The tried and true, in this case, revolved around a cop travelling back in time some thirty years in the aftermath of a car accident and was truly a masterpiece of the Now We Know Better genre, screaming at every turn 'Look, they had sexism! Police brutality! Big lapels!' and boasting one of the highest aspersions-per-minute ratios outside of religious programming. Except said aspersions were cast on our behalf by such a sanctimonious twerp - played with a lot of squinting by John Simms - that you quickly found yourself rooting for the sexism and the brutality, upheld respectively by The Whole of Society and Simm's new (old) colleagues. And here the authors could have chosen to inject some irony into the proceedings, exposing the twerp's supremely unearned pride through the conflicts with his new (old) boss, brilliantly played by Philip Glenister, but chose instead to spoil the set up by inflicting on the viewer plotlines that were either desperately trite or terminally stupid (an example of the latter: the episode where Simms nicks the guy who came up with the idea of football violence). I cannot help but feel that some sort of opportunity was lost there.
And perhaps you could say the same of Mad Men, which is hardly perfect but tries, in my view, a whole lot harder. The year is 1960 and the place fictitious Madison Avenue advertising agency Sterling Cooper. But Mad Men isn't about advertising and its history any more than The Sopranos was about organised crime: it's an old fashioned character drama, steeped in a social context whose ills are brought for us into sharper relief by the outdated language, conventions and protocols.
Thus, unsanitised by political correctness and unfettered by workplace discrimination and harassment laws, sexism is worn with pride by the alpha males employed by the agency, and becomes the chief leit motif of the series, occasionally in the company of its good pals homophobia and racism. Whether you choose to find this comforting, as opposed to an occasion for measuring the progress - ranging from too little to none at all - that our societies have made in these particular arenas, will depend largely on whether and to what extent you identify with the characters. And here I agree with Greif that Don Draper, the falling man of the gorgeous opening credits, played by the actor whose name comes up first - so then the protagonist, surely? - is singularly weak: a man of great poise but little substance, alluring and inscrutable except there might in fact be nothing much to see behind the pose and the hair and the impeccable grooming. A perfect ambassador for his profession, in other words. And, speaking of professions, maybe 'Draper', a salesman of cloth that could be used for drapes, in order to conceal, is in fact a piece of clever misdirection, the requisite male lead that you suppose you ought to follow and identify with and care about but then actually this time you don't, because the scenes and the storylines all get stolen by the women. Who, save for one, the exceptional Joan Halloway, are all initially defined by their relationship to Draper - secretary, wife, lover, client-cum-lover - but by the end of series one have either pulled away or are about to pull away from his orbit.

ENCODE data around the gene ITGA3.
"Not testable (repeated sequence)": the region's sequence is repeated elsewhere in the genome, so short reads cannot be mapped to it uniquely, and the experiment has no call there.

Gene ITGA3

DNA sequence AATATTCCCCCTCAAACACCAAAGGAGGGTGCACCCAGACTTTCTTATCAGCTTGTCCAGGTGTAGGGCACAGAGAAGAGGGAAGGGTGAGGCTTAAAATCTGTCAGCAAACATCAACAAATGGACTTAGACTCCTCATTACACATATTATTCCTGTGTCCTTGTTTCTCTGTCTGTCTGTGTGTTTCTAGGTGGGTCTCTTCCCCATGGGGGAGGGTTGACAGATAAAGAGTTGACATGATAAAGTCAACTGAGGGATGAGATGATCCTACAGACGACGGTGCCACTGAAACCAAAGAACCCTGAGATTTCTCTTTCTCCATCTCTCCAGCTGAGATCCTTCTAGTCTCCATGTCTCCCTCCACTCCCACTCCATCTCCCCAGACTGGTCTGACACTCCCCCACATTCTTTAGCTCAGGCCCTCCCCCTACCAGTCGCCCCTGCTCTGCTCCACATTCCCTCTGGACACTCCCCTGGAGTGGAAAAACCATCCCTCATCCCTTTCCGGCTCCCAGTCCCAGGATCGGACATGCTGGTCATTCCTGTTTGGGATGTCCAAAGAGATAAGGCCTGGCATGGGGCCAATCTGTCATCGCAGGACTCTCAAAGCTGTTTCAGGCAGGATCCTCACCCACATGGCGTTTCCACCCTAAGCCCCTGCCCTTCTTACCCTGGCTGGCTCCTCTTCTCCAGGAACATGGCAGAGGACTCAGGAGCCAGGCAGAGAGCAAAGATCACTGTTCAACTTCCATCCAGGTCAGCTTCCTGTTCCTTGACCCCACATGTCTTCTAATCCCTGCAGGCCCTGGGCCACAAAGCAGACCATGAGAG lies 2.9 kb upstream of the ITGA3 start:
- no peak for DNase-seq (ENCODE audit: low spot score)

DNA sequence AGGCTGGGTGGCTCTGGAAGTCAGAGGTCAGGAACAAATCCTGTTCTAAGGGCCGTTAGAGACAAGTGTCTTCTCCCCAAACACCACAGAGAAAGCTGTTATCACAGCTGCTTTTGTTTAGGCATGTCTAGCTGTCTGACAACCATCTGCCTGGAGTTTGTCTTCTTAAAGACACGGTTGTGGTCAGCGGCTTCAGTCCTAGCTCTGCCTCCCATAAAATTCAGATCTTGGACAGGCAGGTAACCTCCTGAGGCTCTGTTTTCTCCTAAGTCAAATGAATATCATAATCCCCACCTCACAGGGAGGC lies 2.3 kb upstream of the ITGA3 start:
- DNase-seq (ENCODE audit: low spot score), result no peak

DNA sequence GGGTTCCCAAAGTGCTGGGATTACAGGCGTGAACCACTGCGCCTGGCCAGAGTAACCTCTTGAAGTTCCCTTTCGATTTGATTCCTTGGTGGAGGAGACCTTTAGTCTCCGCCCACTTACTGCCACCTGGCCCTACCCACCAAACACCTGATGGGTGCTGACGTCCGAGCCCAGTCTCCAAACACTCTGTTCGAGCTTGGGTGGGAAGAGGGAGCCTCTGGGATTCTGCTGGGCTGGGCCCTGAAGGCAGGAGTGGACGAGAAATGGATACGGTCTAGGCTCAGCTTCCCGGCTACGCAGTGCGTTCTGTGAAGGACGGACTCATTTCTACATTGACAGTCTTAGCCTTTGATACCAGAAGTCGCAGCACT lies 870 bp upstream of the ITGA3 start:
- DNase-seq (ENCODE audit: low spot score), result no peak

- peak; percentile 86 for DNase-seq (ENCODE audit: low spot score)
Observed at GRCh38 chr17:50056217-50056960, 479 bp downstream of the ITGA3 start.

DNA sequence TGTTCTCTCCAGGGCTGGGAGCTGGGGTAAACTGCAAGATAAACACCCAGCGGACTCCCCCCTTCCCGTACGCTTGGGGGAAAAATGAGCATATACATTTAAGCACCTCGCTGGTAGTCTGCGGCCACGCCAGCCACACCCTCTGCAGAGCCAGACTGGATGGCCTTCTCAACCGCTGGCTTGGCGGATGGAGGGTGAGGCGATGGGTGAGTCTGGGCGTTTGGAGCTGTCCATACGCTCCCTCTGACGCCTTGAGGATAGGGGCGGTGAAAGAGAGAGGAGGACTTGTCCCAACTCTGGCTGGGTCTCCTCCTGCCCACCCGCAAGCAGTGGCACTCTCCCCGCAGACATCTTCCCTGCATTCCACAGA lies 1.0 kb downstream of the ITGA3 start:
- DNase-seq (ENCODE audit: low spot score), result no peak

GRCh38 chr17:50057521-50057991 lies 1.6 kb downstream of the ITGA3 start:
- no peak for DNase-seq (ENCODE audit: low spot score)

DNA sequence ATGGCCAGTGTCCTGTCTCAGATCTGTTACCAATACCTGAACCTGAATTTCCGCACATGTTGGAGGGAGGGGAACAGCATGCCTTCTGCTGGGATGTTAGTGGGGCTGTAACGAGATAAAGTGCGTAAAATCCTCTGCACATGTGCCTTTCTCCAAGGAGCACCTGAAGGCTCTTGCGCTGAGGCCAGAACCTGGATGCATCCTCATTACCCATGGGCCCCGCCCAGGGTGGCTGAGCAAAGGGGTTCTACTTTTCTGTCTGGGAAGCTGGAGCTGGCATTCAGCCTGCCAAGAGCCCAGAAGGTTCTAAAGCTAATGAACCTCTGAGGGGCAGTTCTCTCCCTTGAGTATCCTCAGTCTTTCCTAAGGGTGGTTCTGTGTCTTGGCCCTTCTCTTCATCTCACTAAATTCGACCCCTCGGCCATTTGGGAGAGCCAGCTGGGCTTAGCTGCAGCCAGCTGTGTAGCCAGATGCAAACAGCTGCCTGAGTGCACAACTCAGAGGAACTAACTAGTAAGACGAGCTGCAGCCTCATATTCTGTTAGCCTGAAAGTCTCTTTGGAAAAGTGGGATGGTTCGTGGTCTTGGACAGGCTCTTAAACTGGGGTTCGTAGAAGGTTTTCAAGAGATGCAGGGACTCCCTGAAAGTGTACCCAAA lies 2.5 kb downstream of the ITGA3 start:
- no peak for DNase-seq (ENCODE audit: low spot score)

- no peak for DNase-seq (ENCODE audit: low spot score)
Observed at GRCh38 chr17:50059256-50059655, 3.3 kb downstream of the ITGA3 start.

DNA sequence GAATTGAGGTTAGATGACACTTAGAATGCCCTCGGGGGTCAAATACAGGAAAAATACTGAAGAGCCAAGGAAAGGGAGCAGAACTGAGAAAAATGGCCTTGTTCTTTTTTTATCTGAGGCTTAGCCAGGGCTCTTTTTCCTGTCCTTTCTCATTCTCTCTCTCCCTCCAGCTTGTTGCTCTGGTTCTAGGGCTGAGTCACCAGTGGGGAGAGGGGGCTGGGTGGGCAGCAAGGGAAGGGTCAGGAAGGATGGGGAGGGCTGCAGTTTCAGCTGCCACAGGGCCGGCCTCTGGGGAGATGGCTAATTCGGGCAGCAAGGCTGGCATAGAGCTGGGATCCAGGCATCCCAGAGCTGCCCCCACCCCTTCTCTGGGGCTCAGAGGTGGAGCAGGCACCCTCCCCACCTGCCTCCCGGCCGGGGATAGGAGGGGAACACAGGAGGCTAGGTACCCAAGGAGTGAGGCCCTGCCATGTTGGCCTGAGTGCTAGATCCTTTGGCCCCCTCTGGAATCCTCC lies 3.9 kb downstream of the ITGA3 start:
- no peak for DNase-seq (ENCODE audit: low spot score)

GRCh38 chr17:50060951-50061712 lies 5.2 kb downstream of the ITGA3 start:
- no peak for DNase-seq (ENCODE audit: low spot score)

I would argue in fact, bringing as evidence the two episodes that bookend the series, that in this show of handsome men, classy women and elegant furnishings the conspicuously unrefined, unsexy and at times slightly petulant working girl Peggy is the show's moral anchor, the one worth rooting for. But it is by no means solely through her lens that countless episodes of intolerable cruelty and ordinary discrimination are served to us week in, week out in Mad Men. Perhaps Mr. Greif is right in regarding them as irritating little vignettes disconnected from history that entertain instead of challenging - the lines between these assessments can be so thin - but I don't think so. This household sure didn't find them comfortable to watch, and it's not a bad test to apply in such situations, or in the matter of the truth value of memory overall.